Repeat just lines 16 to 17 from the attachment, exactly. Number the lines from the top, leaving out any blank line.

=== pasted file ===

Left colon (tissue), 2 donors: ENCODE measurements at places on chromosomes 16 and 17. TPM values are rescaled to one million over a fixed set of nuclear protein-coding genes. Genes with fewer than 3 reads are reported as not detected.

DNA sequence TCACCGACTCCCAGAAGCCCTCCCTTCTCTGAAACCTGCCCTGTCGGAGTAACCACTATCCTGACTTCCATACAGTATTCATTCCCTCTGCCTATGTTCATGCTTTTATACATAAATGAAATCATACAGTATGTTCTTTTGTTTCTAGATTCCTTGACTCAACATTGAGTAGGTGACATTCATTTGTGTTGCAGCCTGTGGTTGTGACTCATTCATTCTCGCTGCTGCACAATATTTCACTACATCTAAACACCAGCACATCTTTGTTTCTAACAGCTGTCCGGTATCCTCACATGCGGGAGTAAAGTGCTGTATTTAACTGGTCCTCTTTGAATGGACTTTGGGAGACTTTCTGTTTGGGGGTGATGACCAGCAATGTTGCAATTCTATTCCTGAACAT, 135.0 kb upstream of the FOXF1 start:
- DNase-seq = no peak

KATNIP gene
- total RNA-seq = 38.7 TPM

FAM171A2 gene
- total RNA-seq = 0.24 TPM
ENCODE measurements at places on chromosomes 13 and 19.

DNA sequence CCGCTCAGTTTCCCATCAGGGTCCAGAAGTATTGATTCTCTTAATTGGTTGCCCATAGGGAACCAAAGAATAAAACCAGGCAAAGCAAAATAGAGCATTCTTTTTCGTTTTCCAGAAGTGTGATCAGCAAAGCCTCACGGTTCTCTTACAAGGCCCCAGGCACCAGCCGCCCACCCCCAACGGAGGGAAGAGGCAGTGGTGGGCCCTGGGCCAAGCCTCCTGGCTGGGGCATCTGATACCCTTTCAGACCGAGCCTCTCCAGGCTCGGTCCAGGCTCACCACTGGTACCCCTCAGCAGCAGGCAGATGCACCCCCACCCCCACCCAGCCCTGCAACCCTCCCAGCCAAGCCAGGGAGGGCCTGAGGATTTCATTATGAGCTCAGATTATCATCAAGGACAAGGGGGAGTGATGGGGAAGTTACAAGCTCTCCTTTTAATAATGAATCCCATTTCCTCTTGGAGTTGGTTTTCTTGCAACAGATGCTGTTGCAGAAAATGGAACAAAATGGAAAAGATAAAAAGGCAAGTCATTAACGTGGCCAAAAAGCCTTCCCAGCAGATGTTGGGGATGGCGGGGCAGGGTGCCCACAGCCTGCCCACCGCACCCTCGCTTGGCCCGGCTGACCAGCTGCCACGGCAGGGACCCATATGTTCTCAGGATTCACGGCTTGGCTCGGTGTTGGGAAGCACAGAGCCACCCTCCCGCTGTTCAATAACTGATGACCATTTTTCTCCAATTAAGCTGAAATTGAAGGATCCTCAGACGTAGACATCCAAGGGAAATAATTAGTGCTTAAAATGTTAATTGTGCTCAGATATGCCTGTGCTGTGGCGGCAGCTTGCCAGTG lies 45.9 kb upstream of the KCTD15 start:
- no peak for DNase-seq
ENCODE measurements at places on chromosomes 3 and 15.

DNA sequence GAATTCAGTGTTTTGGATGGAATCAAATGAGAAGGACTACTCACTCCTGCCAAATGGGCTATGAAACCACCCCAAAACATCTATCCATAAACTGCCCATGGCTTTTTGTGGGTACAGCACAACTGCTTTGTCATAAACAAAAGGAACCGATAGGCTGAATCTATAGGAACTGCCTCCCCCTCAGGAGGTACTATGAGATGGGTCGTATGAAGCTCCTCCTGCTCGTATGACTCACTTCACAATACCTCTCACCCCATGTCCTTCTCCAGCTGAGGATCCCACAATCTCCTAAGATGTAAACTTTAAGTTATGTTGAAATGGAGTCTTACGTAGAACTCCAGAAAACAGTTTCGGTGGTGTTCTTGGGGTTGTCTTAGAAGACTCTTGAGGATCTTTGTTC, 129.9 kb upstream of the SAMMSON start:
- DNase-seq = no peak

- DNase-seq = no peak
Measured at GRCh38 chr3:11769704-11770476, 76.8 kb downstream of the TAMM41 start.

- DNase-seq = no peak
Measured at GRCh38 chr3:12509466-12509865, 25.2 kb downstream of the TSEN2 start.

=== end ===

- DNase-seq = no peak
Measured at GRCh38 chr3:12509466-12509865, 25.2 kb downstream of the TSEN2 start.